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Miranda Chuang reports that Lee Feng Chien, general manager of Google Taiwan, has stated that the concept of wearable devices has been around for years but it did not turn into a marketable product until 2013. Taiwan-based firms should cooperate with academics to seize the business opportunities offered by Google Glass.
Google Glass was first introduced in Google I/O developers’ conferece in 2012, and in 2013 there are third-party firms and teams providing digital content. In addition, the Google Glass platform now supports Google’s in-house services such as Google+, Google Voice Search, Gmail, Google Now, and Google Maps.
Chien believes Taiwan-based firms should do more than manufacturing and as the wearable device market moves into a new era, the firms should cooperate with the academics to develop products for this market.
Taylor Wessing reports that with Google Glass creating interest in the media, attention is shifting to the possibility of a new generation of technology that is not just portable but wearable. However, it is not just in the area of interactive information services that developments in wearable technology are taking place.
Advances are also being made in the area of wearable medical devices. In fact, the market for wearable devices is reported to have already reached a value of $2bn (£1.3bn) in 2011, with predictions that this will triple by 2016. The latter figure would represent some 100 million health-related devices sold, even before sports and fitness-related devices are included.
Stewart Hunter reports that maybe that’s the question we’ll be asking ourselves in the 2020s. The concept certainly has the disruptive potential to become a generation defining piece of technology, and the hype has given it a healthy kick start. It could be the product, or perhaps the start of a product line, that creates a historical break of the world before and after it. That said, most of the world won’t be wearing this particular look in the next few years unless the price drops dramatically, the ability to manufacture it increases considerably and the developers create an explosion of glassware to give it more functionality. So what other wearables could be spotted in before the summer of 2015?
Over the past six months, if you’ve been able to look beyond rather than through the wearable tech ‘GLASS’ lens, you’ll have seen an increasing number of wearable devices appearing on the wrists rather than the faces of technophiles . The trend that started in the US is now gaining traction across the world’s major cities. Nike+’s FuelBand and Jawbone’s UP are the two trail blazing products. Both of them enable people to permanently monitor one of the fundamental aspects of their lifestyle, how active they actually are. The trend of life logging through discrete wearable technology has more recently entered Asian markets. Currently the Singapore supplier of Jawbone’s UP is out of stock, the trend is gaining momentum here.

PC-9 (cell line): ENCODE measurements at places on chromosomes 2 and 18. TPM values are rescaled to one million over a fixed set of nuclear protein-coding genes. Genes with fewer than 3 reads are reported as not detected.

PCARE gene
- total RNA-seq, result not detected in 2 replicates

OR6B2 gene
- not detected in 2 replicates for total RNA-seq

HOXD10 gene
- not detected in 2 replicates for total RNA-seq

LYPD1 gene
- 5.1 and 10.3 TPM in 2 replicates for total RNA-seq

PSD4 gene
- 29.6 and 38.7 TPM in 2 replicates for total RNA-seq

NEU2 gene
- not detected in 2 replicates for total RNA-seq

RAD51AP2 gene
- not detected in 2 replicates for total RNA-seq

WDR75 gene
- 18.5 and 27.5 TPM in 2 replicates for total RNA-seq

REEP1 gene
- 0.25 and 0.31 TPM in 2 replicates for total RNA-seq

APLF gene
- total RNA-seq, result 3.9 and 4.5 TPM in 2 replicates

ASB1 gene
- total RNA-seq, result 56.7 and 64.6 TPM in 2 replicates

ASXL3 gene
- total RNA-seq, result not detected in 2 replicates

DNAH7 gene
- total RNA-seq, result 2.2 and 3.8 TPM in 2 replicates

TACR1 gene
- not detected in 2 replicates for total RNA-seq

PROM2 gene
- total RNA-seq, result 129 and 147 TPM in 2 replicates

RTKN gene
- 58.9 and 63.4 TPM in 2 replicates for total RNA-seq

Shona Ghosh reports that wearable tech will be a “revolution” for mobile computing – but it’ll come from consumers owning “hundreds” of smaller smart devices rather than a single one such as Google Glass.
That’s according to hosting firm Rackspace, which says the “real revolution” in wearable tech will be when everything in a consumer’s wardrobe acts as a smart device, such as trainers that track your running patterns.
“Google Glass is an interesting innovation – but the real revolution is not wearable glasses, it’s in my wardrobe, my drawers, the items in my life,” technology VP Nigel Beighton told PC Pro. “Whether that’s my underwear or my running shoes, my hi-fi or my pens, it’s about all of those being enabled. We’re talking about those being able to sense and build data.”
Brad Reed questions the notion that Google Glass is an awkward, silly looking gadget that will be relegated to aniche market of techie dorks. If so then Georgia Tech professor Thad Starner thinks you’re missing out on the next technological revolution that will change the world in much the same way the automobile did. In an interview withTechnology Review, Starner hit back at the notion that Glass is too dorky for mainstream audiences and said eyeglasses, automobiles and cell phones were all seen as ridiculous when they were first introduced. When the interviewer questioned whether Google Glass really had the same revolutionary potential as the car, Starner doubled down.
“I believe if we reduce the time between intention and action, it causes a major change in what you can do, period,” Starner explain. “When you actually get it down to two seconds, it’s a different way of thinking, and that’s powerful. And so I believe, and this is what a lot of people believe in academia right now, that these on-body devices are really the next revolution in computing.”
Ben Rooney reports that wearable devices that measure a user’s fitness may deepen the digital divide in society, with those willing to adopt such devices able to access lower health premiums, while those with poor media literacy may be excluded, said the author of a report published Tuesday.
Chris Brauer, author of “The Human Cloud: wearable technology from novelty to production,” said devices that can be used to measure and log your lifestyle can put adopters in a strong position to negotiate their insurance and other benefits.
“We are already seeing wearable technology being used in the private sector, with health-insurance firms encouraging members to use wearable fitness devices to earn rewards for maintaining a healthier lifestyle.” he said.